At least 6 people killed in Northern California wildfires
Six people have died in some California’s largest-ever wildfires that have fouled the air with heavy smoke across much of the western US.
The worst of the hundreds of fires burning across the state are in the mountains to the south and east of San Francisco.
Officials say the fires were started by more than 12,000 dry lightning strikes amidst an historic heat wave.
Hundreds of buildings have burned down and thousands more are threatened.
By Friday, emergency officials said some of the fires had doubled in size from the day earlier and have now forced 175,000 residents to flee.
Over 10,000 fire-fighters are battling the blazes, which have been burning on steep, difficult to access terrain and have been fuelled by strong winds. More fire-fighters are racing in from other states to help.
Two of the fires are now the 7th and 10th largest in the state’s history, Governor Gavin Newsom said in a news conference as he urged President Trump to sign a major disaster declaration.
“We simply haven’t seen anything like this in many, many years,” he said, adding that an area the size of the US state of Rhode Island has already burned within California.
With more than 650,000 coronavirus cases, California also has the highest number of infections the US, and some evacuees have said they are afraid to go to emergency shelters.
One woman told CNN that she was forced to flee to a community centre in Vacaville, but is refusing to go inside for fear of catching coronavirus.
“Not only are we dealing with Covid, but with also the heat and now the fires,” said Cheryl Jarvis, who said she is currently sleeping in her Toyota Prius.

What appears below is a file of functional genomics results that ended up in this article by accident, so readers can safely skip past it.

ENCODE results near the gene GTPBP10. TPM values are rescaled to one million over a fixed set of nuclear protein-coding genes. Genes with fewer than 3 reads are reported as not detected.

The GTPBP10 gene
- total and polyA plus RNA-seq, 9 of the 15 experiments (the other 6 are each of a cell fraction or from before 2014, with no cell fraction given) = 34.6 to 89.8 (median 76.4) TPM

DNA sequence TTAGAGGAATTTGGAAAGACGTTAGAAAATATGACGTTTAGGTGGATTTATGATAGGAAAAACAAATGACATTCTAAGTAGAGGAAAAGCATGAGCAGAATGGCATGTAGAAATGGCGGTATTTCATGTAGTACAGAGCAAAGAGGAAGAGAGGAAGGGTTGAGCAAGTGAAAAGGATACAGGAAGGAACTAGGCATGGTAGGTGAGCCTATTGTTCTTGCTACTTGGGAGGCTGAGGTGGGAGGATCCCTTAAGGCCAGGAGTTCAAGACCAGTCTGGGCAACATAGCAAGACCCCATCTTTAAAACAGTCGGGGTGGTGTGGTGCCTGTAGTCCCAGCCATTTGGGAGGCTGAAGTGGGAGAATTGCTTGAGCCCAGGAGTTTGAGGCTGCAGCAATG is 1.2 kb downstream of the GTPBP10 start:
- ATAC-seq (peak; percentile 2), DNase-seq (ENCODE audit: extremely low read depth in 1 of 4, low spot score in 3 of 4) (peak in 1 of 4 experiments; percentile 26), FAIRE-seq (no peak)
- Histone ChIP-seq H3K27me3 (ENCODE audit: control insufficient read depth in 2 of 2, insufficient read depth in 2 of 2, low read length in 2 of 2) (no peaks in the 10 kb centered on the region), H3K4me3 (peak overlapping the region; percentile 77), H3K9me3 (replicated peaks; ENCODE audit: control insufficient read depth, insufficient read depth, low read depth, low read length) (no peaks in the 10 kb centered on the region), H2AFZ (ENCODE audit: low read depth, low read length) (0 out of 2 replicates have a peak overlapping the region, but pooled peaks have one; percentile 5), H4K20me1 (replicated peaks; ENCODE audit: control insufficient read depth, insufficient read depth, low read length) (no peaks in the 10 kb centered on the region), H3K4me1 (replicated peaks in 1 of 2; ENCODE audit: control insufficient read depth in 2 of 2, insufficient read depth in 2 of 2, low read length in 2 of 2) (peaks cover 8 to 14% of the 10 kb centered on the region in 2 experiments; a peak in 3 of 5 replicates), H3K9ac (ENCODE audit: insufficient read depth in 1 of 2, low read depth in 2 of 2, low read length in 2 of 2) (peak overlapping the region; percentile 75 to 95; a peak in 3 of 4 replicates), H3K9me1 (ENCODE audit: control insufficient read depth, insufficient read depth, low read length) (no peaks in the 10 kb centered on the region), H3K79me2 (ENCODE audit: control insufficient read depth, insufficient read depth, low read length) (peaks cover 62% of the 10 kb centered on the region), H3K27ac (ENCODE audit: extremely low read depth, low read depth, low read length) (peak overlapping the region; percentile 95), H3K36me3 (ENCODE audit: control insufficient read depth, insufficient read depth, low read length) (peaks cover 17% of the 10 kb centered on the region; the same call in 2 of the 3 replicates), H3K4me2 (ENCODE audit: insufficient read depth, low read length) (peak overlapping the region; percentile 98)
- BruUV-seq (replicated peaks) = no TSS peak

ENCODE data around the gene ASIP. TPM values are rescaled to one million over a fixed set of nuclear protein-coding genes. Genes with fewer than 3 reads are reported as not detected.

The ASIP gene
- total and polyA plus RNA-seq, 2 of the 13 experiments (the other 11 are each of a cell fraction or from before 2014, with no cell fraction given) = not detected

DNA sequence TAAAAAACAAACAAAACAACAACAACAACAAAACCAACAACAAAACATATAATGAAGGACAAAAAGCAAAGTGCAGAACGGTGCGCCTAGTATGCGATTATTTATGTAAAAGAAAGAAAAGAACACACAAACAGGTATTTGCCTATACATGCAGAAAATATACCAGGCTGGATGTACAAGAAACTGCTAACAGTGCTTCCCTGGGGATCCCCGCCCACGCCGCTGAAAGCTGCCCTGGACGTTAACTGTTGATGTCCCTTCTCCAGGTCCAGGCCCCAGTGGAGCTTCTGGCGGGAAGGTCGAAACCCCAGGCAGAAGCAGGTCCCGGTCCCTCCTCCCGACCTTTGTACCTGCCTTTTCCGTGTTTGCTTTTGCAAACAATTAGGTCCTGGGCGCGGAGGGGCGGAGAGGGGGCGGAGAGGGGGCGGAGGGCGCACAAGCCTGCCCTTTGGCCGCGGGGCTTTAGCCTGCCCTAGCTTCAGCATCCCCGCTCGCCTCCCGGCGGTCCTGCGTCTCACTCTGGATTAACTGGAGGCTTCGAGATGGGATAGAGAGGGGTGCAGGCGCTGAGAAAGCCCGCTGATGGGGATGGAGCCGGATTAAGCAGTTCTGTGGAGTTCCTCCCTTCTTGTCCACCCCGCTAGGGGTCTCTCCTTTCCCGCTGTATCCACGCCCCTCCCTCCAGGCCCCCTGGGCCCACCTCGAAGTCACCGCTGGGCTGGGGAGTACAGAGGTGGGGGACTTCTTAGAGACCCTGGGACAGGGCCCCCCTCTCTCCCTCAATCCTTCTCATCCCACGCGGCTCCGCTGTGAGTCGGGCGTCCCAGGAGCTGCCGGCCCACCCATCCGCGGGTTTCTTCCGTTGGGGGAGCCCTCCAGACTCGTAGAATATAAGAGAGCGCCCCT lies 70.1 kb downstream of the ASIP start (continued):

US disaster agencies have updated disaster preparedness and evacuation guidance in light of Covid-19. People who may be required to flee have been to told to carry at least two face masks per person, as well as hand sanitiser, soap and disinfectant wipes.
Here are some key guidelines for protecting yourself against Covid-19 if you must evacuate to a shelter:
- Wash your hands often
- Keep six feet of distance from anyone not among your household
- Wear a face covering when possible, and if possible, wash it regularly
- Avoid sharing food and drinks
- Frequently disinfect your area in the shelter (including toys and electronics)
Emergency shelters are enforcing social distancing rules and mask wearing, and have even given individual tents to families to self-isolate. Some counties are seeking to set up separate shelters for sick evacuees or anyone who is found to have a high temperature.
Officials say people should consider sheltering with family and friends.
In another pandemic twist, officials also advise that people remain indoors due to the poor air quality outside.
California is also facing an electricity strain, which is has caused rolling blackout for thousands of customers. Officials have appealed for residents to use less power or risk further cuts.
In total, over 1,205 square miles (1,950km) have burned across the state.
Satellite images show smoke blanketing nearly all of California, as well most of Nevada and southern Idaho.
Big Basin Redwoods State Park, California’s oldest state park and home to redwood trees that are 2,000 years old, sustained extensive damage to historic buildings.
Fire-fighting teams are stretched thin across the state and have been forced to work longer shifts than usual.
A volunteer fire-fighting corps made up of state prisoners, which has helped the state battle blazes since World War Two, has been diminished this year due to the pandemic.
President Trump blamed California for the fires and threatened to withhold federal funding as he repeated a suggestion that was met with bemusement when he first raised it in 2018.
Speaking to supporters in Pennsylvania on Thursday, he said he had told state officials: “You gotta clean your floors, you gotta clean your forests — there are many, many years of leaves and broken trees and they’re like, like, so flammable, you touch them and it goes up.”
“I’ve been telling them this now for three years, but they don’t want to listen,” he said. “‘The environment, the environment,’ but they have massive fires again.”